Common choices:
Castrol Power 1 Racing 2t
Motul 710
Protek R

Quantity/ratio:

If you wish to get into premixing, start with 125ml per full tank of petrol. People will often increase this up to 300ml per tank for hard driving or track days.

Petrol choice when premixing:

Premixing can marginally lower the octane rating of the petrol in your tank. If you choose to premix you should seriously consider using a premium unleaded if you do not already - this will ensure your mix is as knock-resistant as possible, and the PCM can theoretically advance the ignition timing further for a better burn.


Gearbox oil

If you find it hard to select gears when the car is cold, or are getting any crunching then it's time to consider changing your gearbox oil. Changing to a good quality synthetic product can make shifting easier in general and help to remove any crunchy feel.

Mazda spec:
S1 5 speed gearbox: GL-4 OR GL-5 75W-90 (capacity 2.5 litre)
S1 6 speed gearbox: GL-4 75W-90 (capacity 1.75 litre)
R3 6 speed gearbox: GL-4 75W-90 (capacity 1.95 litre)

Common choices:
Castrol Syntrans Multi Vehicle 75W-90 Fully synthetic GL4
Redline Synthetic MT90 75W-90 GL4
Racing Syncro 70W-80 GL4 Synthethic Racing Gear Oil

Do not use Silkolene SILKTRAN SYN 5 75W-90 or Fuchs Titan Race Syn 5 75w-90

Guide/discussion about changing gearbox oil here.


Differential oil

NB Mazda and the oil companies do not specify a LSD oil for the Differential as the Diff` is a Torsen "type" and as such the gears will function perfectly happily on the specified "normal gear oil" a multigrade oil to GL5 spec` is acceptable to use but a specific SAE90 EP oil can also be used but it is down to the individuals choice.

Mazda spec:
GL-5 SAE 90 (capacity 1.3 litre)

Common choices:
Motul 90 PA Lubricant limited slip differential (LSD) Extreme pressure
Joe Gibbs "NASCAR" Differential Oil
75W/90 GL5 oil
90EP Hypoid gear oil.


Guide/discussion about changing differential oil here.


Disclaimer:

This guide is to assist owners/potential owners of the RX-8. Any inaccuracies or misrepresentations are unintentional. The author or the RX8 owners club cannot be held liable or responsible for any actions or consequences that may result from reading this guide whether consequence is resultant directly or indirectly. In any doubt always consider the services of a reputable vehicle inspector, UK Mazda Dealer or reputable Rotary & RX-8 expert notwithstanding any further liability shall rest with 3rd parties and not the aforementioned disclaimed parties.
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Re: Oil 101 for newbies - work in progress

Post by Phil Bate » Wed Feb 06, 2013 12:10 am

Further reading

Here is a collection of threads (thanks to seanp for collating) - basically a trove of useful information expanding on oil theory and answering many possilble further questions you may have:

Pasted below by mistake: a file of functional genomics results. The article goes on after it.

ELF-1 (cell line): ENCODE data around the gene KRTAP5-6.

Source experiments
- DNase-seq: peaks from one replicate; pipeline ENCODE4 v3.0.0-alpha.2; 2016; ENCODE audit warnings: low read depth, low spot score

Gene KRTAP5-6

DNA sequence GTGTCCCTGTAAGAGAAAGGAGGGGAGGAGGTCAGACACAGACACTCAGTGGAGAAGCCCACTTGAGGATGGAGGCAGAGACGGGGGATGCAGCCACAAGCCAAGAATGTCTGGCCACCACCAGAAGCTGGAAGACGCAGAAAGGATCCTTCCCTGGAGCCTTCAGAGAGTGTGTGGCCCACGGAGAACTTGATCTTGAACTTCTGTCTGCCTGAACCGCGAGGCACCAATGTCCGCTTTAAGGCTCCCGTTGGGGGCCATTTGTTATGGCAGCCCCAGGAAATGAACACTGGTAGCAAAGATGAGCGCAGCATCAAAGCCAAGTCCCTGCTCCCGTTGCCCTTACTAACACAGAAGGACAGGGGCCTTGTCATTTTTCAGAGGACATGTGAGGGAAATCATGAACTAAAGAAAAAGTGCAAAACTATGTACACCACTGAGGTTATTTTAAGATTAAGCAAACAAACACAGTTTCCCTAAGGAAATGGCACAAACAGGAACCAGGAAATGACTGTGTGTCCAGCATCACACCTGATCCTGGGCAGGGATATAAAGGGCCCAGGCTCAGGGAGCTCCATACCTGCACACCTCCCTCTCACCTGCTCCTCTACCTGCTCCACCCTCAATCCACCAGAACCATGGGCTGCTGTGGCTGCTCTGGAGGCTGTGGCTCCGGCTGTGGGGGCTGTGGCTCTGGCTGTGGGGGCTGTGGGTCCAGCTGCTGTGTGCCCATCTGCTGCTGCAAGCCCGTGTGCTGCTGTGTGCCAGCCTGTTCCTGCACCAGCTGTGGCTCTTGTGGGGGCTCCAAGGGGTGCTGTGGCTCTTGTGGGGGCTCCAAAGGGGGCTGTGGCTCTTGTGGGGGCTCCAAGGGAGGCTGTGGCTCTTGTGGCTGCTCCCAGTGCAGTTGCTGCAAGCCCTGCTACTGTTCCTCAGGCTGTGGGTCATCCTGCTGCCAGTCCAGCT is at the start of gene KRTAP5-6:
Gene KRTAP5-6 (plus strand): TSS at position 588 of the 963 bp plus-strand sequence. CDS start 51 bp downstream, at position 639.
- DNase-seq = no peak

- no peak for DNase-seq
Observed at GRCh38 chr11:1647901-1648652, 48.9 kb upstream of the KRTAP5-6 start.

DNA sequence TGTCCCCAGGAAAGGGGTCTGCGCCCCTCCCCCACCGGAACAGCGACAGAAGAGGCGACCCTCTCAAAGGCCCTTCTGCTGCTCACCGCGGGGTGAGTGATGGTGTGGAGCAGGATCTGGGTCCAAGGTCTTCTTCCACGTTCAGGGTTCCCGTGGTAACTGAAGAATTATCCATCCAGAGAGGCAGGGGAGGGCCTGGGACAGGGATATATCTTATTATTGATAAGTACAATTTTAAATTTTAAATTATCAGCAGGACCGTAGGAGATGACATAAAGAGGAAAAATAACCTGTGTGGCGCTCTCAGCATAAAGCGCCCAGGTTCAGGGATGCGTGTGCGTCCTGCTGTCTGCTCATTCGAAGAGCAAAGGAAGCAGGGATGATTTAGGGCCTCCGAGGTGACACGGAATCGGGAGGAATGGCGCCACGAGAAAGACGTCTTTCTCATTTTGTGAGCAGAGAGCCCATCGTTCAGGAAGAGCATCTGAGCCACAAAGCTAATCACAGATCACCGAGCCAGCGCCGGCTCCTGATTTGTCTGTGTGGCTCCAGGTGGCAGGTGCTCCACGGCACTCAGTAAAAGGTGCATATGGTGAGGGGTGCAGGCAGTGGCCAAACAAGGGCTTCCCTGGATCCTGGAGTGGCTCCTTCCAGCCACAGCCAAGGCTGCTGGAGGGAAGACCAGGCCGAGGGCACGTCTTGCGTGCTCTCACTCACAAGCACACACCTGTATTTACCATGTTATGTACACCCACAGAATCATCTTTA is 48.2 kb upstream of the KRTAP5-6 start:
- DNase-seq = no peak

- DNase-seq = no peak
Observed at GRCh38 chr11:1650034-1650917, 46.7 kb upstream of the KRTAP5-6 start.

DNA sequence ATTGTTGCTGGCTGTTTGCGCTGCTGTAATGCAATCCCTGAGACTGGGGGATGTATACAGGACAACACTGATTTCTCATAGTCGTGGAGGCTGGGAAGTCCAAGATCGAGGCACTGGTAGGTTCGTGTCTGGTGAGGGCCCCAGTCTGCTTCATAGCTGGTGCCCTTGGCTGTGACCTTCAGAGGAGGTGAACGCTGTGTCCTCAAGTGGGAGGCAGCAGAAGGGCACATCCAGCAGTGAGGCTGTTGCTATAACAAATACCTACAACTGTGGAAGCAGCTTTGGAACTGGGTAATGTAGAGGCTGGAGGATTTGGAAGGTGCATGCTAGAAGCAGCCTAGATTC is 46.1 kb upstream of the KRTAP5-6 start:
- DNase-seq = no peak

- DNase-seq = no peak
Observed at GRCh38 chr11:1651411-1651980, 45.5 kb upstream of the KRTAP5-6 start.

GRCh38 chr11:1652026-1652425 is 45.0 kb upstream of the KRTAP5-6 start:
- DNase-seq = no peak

16 important OIL questions and answers

Oil Questions and Recommendations thread

Highlight:
oilman wrote:...Stick to Quality 5w-30.

Semi-synthetic, Part-synthetic or synthetic blend are the same things, don't use Fully Synthetic though.

You need to look for the oil that has the highest VI index, this is an indication of how resistant the oil is to thinning down when the engine is being run hard...

Post by AW8 - Response from Halfrauds

Post by moat - letter from Mazda regarding recommendation of Mineral oil usage in Rotary engines, including "early rotary" and RENESIS, side-seal materials, and reasoning behind 5W30 recommendation.

Post by Delanor - response from Mazda UK on use of Fully Synthetic.
Delanor wrote:...Here is the official line that Mazda are taking at this moment in time:

"Full synthetic oil has not been tested by the research and development team at Mazda Motor Corporation in Japan and for this reason, we are unable to recommend this oil"...
Post by oilman describing (and making further recommendations):
oilman wrote:Dexelia is Total Quartz 9000 take it from me, I have it on my shelves, just not got round to offering it via the Club yet.

Its an MC (Molecularly Converted) mineral oil, labelled as a synthetic blend (legally) so not a synthetic in the true sense of the word i.e. it's petroleum based not built by chemists in a laboratory from poly alpha olefins or esters. Having said that there are only a handfull of companies making "true" synthetics these days as the labelling means more profit on the petroleum based oils!

To be frank it would be more honest to label it a semi or part-synthetic but there you go, the marketing men have been meddling (see Mobil vs Castrol)....
Post from oilman - spoken to Silkolene (Fuchs') cheif R&D Chemist with feedback, mostly about seals and reasons for Mazda recommendations!

Post by oilman: Clarification of ACEA Specifications

Post by oilman: Information from Fuchs technical department on RX-8 oils (Recommending Fuchs Titan XTR 5W-30, of course ;-) ).

Immediate following post by oilman explaining Base-stock "Groups", defining "Mineral basestock" - "Hydrocracked" and "Molecularly Modified" etc.


PDF from Opie oils explaining [urlw=http://www.opieoils.co.uk/pdfs/Shearing ... rovers.pdf]Viscosity Improving additives[/urlw], and how they can be a bad thing.
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Re: Oil 101 for newbies.

Post by warpc0il » Tue Jul 29, 2014 1:03 am

Gumball89 wrote:Hi has anyone used mtf94 in ther 6 speed. It's http://www.texacobaltic.eu/en/products/cars/mtf-94.html
The 6-speed gearbox is very fussy regarding oil.

It doesn't like the cheap stuff that most (Mazda) dealers have on tap; these tend to make it noisy with a stiff change action.